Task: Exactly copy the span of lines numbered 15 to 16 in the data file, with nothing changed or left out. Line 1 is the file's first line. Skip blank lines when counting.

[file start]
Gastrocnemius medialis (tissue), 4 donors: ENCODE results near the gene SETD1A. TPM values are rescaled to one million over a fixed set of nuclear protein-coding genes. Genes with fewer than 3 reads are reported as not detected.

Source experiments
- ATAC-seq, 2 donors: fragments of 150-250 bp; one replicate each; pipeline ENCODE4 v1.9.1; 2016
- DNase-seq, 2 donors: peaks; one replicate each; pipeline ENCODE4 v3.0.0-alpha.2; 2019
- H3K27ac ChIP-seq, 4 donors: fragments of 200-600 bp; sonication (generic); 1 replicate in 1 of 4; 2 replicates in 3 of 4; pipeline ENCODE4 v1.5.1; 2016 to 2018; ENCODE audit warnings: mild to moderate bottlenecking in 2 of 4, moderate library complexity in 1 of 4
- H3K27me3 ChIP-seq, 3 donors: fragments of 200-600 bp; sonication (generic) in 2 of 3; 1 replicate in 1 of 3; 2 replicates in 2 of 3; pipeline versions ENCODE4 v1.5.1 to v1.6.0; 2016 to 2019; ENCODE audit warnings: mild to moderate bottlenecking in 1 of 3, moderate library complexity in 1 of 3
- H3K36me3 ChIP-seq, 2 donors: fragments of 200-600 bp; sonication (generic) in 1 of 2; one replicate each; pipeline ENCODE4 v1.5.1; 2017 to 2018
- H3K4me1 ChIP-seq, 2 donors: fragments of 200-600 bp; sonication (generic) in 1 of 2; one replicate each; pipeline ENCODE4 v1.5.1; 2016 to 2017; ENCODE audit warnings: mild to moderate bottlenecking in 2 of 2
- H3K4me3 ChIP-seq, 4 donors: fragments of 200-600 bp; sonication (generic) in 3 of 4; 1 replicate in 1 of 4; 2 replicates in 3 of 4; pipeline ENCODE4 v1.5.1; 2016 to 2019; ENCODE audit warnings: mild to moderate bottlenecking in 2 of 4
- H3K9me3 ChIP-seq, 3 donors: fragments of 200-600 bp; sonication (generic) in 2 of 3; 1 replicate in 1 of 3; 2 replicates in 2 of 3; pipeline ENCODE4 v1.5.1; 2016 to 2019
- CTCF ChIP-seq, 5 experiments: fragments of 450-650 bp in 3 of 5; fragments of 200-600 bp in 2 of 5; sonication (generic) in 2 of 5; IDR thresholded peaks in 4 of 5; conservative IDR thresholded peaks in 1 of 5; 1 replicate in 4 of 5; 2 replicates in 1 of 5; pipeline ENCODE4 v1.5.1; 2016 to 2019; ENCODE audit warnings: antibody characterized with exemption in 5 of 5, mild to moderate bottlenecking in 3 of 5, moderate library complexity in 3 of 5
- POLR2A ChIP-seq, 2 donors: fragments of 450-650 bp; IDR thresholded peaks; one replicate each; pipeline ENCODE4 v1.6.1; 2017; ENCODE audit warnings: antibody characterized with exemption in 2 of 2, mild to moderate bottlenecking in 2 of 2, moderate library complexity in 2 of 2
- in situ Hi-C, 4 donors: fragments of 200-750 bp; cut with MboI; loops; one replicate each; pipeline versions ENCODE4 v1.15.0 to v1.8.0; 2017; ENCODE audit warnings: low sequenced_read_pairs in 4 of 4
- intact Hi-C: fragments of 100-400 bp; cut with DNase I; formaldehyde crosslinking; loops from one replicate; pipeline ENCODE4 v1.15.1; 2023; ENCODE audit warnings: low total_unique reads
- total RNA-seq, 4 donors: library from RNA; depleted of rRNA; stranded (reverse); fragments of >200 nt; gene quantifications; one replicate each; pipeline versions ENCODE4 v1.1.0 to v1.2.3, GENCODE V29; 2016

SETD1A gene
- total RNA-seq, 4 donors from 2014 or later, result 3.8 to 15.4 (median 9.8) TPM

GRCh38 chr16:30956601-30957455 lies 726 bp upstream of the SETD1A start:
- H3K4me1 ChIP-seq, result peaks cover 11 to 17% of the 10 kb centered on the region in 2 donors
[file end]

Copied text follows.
- total RNA-seq, 4 donors: library from RNA; depleted of rRNA; stranded (reverse); fragments of >200 nt; gene quantifications; one replicate each; pipeline versions ENCODE4 v1.1.0 to v1.2.3, GENCODE V29; 2016

SETD1A gene